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Monday, January 25, 2010


A couple of days ago I read a very interesting article in JP, the title is “Literature boosts Gus Dur’s spirit of pluralism” written by Setiono Sugiharto. In short, the article tells us that reading literature can maintain the idea of pluralism proposed by – one of pluralism scholars in Indonesia – Gus Dur.

The article reminded me of one class I joined when I was in college “American Multiculturalism”. The professor assigned us to read various kinds of literary works – mostly short stories and poems – written by many American authors from different tribes, such as Native American (e.g. Leslie Marmon Silko’s “Yellow Woman”), African American (e.g. Zora Neale Hurston’s “Sweat”), Mexican American (e.g. Sandra Cisneros’ “Woman Hollering Creek”), Chinese American (e.g. Amy Tan’s “Two Kinds”), until one poet who was born in Indonesia, Li Young Lee; we discussed his poem “Persimmons”. We absolutely also read works written by white American, such as Joyce Carol Oates’ “Where are you going? Where have you been?” The main objective of this class is to provide the students how rich American culture is, and of course also to respect those so-called marginalized authors’ works. America is indeed multicultural.

Going back to Indonesia. After the fall of New Order regime, we can find more various kinds of books – read it novels – written by authors from different ethnic as well as religious groups. It means Indonesian people are more exposed to their own country’s multiculturalism. (However, this ‘freedom’ has recently been stained by the banning of books. SBY followed his predecessor’s way to maintain his position?)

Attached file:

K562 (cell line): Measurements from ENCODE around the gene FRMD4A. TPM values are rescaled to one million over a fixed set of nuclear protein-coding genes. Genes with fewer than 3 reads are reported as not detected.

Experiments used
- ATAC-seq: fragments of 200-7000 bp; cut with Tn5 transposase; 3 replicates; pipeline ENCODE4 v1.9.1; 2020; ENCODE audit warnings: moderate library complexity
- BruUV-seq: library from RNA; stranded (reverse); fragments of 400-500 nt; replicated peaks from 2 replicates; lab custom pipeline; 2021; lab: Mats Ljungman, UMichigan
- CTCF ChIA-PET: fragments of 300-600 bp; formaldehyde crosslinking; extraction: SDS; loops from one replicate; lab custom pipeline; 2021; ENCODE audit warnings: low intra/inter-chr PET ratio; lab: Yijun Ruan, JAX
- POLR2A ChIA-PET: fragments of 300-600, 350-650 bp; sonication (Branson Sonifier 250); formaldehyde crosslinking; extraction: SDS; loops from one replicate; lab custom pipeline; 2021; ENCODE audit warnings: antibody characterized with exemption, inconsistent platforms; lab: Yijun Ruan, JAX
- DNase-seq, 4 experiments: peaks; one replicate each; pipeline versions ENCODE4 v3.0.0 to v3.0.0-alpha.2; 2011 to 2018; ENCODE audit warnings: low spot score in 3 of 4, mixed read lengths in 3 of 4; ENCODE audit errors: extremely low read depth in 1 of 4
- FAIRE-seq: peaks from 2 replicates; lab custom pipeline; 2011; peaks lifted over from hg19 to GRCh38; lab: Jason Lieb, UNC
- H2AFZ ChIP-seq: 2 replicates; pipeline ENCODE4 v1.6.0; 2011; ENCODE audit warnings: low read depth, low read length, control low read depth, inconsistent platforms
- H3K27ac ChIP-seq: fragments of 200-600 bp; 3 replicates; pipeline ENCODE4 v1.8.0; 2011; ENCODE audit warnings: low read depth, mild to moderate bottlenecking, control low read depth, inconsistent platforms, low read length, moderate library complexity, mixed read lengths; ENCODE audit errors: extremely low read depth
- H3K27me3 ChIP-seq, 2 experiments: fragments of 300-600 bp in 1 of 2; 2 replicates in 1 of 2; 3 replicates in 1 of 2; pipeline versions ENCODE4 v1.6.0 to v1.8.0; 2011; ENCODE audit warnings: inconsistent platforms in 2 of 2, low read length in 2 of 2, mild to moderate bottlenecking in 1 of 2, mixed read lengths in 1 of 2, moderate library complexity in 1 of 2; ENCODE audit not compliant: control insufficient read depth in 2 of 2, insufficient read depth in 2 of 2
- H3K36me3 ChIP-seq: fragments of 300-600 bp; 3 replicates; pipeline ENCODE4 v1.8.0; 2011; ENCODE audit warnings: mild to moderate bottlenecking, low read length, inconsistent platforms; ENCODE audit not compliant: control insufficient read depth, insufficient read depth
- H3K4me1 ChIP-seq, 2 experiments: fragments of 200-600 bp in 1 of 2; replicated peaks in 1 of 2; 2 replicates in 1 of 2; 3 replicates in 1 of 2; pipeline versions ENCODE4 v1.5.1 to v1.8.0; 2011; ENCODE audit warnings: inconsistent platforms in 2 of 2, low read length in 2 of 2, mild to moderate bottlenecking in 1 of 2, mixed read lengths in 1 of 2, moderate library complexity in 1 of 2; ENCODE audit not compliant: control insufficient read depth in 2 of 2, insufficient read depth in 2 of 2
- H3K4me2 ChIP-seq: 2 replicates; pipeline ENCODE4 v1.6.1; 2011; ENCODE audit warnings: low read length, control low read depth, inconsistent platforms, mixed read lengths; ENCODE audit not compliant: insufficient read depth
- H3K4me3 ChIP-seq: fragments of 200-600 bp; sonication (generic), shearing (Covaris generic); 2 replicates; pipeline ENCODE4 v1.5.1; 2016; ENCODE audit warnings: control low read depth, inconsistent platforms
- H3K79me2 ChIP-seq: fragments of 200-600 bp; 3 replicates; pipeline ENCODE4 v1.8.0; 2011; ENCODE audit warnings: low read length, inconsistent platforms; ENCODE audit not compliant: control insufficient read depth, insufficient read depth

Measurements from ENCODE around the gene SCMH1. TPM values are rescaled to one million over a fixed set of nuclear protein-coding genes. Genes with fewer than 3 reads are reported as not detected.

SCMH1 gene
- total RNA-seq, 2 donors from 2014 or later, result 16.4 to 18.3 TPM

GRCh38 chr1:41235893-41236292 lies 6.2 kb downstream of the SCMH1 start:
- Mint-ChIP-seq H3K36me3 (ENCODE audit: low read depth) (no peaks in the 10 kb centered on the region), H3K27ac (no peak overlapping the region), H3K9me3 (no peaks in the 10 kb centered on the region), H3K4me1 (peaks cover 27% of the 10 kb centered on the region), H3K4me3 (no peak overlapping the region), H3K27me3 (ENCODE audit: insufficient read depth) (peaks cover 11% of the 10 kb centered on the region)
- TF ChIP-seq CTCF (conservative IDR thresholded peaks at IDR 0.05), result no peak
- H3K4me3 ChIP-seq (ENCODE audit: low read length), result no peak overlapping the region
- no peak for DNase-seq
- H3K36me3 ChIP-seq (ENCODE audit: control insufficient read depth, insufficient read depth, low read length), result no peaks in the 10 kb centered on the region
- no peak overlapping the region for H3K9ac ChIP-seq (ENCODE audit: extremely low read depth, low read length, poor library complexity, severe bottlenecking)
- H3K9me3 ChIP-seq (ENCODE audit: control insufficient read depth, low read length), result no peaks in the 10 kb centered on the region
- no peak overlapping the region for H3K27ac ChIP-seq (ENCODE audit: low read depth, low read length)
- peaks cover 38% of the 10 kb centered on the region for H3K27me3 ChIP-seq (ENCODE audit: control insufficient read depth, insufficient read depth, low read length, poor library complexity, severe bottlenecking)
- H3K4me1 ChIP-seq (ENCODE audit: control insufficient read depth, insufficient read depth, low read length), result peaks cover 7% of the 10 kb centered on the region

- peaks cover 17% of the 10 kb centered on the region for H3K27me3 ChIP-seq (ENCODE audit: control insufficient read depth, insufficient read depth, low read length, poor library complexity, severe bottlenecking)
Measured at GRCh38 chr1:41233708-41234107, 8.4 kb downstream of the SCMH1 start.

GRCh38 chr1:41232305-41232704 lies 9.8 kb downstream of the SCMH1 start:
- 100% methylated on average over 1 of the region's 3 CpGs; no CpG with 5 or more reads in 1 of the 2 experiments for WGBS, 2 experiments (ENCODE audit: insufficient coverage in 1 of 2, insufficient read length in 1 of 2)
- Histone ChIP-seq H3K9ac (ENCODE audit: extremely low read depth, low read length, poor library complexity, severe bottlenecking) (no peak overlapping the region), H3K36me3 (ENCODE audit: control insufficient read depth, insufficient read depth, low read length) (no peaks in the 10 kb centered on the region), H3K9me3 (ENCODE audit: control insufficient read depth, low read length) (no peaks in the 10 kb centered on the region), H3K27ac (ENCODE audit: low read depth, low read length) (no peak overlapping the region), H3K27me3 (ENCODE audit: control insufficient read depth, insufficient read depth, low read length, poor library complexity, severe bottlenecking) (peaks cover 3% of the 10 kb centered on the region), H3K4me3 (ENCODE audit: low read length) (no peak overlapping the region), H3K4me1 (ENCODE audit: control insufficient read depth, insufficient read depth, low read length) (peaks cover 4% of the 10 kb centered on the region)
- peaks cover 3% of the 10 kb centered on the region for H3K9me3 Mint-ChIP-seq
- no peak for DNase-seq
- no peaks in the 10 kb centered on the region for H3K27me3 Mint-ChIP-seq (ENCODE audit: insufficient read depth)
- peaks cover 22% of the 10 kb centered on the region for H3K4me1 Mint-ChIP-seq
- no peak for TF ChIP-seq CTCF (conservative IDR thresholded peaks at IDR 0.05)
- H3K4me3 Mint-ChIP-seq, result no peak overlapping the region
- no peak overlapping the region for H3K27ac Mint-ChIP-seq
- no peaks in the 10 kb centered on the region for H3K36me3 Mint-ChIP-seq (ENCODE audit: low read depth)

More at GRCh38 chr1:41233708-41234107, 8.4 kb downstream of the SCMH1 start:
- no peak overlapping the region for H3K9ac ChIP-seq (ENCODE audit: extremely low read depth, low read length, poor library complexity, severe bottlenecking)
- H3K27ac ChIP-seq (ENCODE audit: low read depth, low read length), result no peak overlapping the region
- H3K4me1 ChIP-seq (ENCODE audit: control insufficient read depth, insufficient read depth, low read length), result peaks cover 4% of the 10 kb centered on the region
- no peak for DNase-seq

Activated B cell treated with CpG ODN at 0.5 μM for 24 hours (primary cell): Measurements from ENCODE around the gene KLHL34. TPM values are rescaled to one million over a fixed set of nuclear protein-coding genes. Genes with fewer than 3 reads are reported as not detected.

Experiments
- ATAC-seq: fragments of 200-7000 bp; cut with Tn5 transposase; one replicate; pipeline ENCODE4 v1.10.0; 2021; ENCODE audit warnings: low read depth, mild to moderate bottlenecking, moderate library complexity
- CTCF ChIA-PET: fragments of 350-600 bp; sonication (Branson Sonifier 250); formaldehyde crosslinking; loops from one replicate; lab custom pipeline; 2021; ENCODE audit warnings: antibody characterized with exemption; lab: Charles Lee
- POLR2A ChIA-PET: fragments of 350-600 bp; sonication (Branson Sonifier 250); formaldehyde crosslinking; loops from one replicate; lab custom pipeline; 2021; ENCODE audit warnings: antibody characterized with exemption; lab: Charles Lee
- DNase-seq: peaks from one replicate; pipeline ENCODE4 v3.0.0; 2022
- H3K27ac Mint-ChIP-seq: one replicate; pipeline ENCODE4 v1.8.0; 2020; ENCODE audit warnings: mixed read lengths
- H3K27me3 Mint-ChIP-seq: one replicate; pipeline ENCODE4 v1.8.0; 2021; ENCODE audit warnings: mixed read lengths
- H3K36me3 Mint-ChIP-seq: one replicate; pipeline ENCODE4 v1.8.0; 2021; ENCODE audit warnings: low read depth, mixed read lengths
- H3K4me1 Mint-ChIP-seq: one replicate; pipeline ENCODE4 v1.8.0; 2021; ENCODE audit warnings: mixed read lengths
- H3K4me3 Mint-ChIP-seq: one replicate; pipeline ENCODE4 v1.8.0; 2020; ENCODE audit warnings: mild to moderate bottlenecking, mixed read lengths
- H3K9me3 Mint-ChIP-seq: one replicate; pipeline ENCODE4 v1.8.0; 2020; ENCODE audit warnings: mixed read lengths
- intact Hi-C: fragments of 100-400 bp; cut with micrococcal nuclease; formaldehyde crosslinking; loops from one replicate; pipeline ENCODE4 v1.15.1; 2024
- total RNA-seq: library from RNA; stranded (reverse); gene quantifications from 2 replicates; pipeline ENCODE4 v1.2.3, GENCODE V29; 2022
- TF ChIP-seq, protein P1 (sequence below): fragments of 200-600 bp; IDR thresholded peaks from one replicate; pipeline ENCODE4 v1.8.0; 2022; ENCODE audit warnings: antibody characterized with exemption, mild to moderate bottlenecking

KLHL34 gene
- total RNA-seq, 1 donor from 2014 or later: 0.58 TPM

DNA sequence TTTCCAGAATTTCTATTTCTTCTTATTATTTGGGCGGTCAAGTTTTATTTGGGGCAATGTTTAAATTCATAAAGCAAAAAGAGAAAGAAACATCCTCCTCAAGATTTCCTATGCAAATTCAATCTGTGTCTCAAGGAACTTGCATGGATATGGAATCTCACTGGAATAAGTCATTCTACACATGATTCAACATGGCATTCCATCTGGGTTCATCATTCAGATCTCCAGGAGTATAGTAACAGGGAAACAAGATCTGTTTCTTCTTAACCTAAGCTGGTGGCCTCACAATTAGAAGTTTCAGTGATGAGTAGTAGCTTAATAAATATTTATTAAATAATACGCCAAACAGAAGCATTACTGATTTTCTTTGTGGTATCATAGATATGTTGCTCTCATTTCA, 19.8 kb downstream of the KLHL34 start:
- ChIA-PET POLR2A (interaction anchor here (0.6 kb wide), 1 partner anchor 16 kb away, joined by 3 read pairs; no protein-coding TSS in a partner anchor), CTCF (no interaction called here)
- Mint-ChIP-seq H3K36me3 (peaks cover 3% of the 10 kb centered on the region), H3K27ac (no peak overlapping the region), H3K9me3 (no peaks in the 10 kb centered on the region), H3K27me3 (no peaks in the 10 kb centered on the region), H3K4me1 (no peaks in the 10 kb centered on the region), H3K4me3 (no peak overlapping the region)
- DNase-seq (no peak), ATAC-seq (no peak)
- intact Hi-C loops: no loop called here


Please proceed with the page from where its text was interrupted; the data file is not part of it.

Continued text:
However, we must not forget that in Indonesia books are still considered very expensive so that not all people can afford to buy books. Besides, the interest in reading among Indonesian people is still very low. Not to mention if teachers at school do not read a lot. How can they suggest what books to read by their students? Moreover, if those teachers are not ‘plural’, or do not respect multiculturalism.

Absolutely Setiono Sugiharto’s idea is very good. The implementation needs work hard. Schools as well as public libraries must provide more various kinds of books. Teachers of ‘Bahasa and Sastra Indonesia’ must increase their readings so that they can suggest their students which books to read to increase their awareness of the existence of multiculturalism in Indonesia. Media must help by providing articles written using point of views which support pluralism.

PT56 21.51 24.01.10


johnorford said...

I used to lazily think indonesia was kinda monocultural - or at least not cosmopolitan. But I suppose even in Semarang you have ppl living there all the way from Gorantalo ; )

In a way it's frighteningly multicultural - esp when in Jakarta...

Nana Podungge said...

Dear John,

I am terribly sorry for reading this comment of yours very late. :)

When the first time I left my hometown Semarang to Jogja to study in 1986, I was surprised to face multiculturalism there. Many students were from various regions in Indonesia. :)

I thought it was because I was in Jogja, one city popularly known as 'kota pelajar' or 'student town' :)

However, when my daughter continued her study in one uni in Semarang, she told me about the similar atmosphere there. Of course many students come from various regions too, not just from Semarang. :)